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Food store gets initial OK from city panel

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A proposal for a new food store on Oakton Street, which seemed to have died months ago amid a dispute over environmental rules, is back — wining preliminary approval from a city committee today.

The proposed Gordon Food Service Marketplace story would be built on land at 2424 Oakton St.

In late February the City Council adopted amendments to its Green Building Ordinance requiring new commercial buildings between 10,000 and 20,000 square feet in size to achieve LEED silver standards or meet a set of locally-developed environmental standards.

Gordon's officials said then that it couldn't afford to meet those rules.

Today the company presented plans for the building to the city's Site Plan and Appearance Review Committee.

The plans call for a 16,000 square foot building with 65 parking spaces on a 1.65 acre site.

Bill Casey, Gordon's real estate manager, said the site faces a number of environmental issues, including completing a rainwater detention pond shared with neighboring developments.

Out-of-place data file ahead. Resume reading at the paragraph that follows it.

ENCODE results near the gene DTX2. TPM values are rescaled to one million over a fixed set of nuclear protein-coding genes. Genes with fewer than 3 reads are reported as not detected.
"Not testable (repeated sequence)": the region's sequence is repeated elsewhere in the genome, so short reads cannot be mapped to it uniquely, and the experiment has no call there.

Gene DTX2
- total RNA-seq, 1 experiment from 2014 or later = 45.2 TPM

Bill Casey of Gordons. Top: Casey shows the audience at the meeting elevation drawings of the planned store.

Casey said Gordon's is a privately held family-owned company and that the store will be open from 8 a.m. to 8 p.m. Monday through Saturday and from noon to 8 p.m. on Sunday.

He said the company, which primarily is a wholesale supplier to the restaurant industry views its expanding chain of retail stores as a place where consumers might shop once a month for "pantry stuffers and party supplies."

It's not a replacement for the supermarket, he said.

Members of the committee discussed landscaping, parking, sidewalks and handicapped access to the site before voting unanimously to give it preliminary approval.

There was no discussion of the energy efficiency and cost concerns that had stalled the project in the past.

Of three city officals Evanston Now contacted for comment after the meeting, one was not familiar with the project, another was out of town and could not be reached, and a third did not immediately return a reporter's phone call.

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